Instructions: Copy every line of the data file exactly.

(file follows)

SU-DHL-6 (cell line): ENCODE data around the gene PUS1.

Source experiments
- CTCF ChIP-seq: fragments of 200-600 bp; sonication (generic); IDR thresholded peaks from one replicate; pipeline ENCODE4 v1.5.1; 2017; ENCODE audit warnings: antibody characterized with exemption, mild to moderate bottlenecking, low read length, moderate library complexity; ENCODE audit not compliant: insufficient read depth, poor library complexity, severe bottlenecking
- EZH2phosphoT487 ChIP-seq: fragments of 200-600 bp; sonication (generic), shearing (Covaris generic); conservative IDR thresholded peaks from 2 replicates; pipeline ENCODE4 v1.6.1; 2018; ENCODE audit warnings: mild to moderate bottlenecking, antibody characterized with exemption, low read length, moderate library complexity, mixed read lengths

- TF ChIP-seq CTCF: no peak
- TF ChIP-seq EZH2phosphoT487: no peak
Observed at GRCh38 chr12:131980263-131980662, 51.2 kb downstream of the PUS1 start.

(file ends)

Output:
SU-DHL-6 (cell line): ENCODE data around the gene PUS1.

Source experiments
- CTCF ChIP-seq: fragments of 200-600 bp; sonication (generic); IDR thresholded peaks from one replicate; pipeline ENCODE4 v1.5.1; 2017; ENCODE audit warnings: antibody characterized with exemption, mild to moderate bottlenecking, low read length, moderate library complexity; ENCODE audit not compliant: insufficient read depth, poor library complexity, severe bottlenecking
- EZH2phosphoT487 ChIP-seq: fragments of 200-600 bp; sonication (generic), shearing (Covaris generic); conservative IDR thresholded peaks from 2 replicates; pipeline ENCODE4 v1.6.1; 2018; ENCODE audit warnings: mild to moderate bottlenecking, antibody characterized with exemption, low read length, moderate library complexity, mixed read lengths

- TF ChIP-seq CTCF: no peak
- TF ChIP-seq EZH2phosphoT487: no peak
Observed at GRCh38 chr12:131980263-131980662, 51.2 kb downstream of the PUS1 start.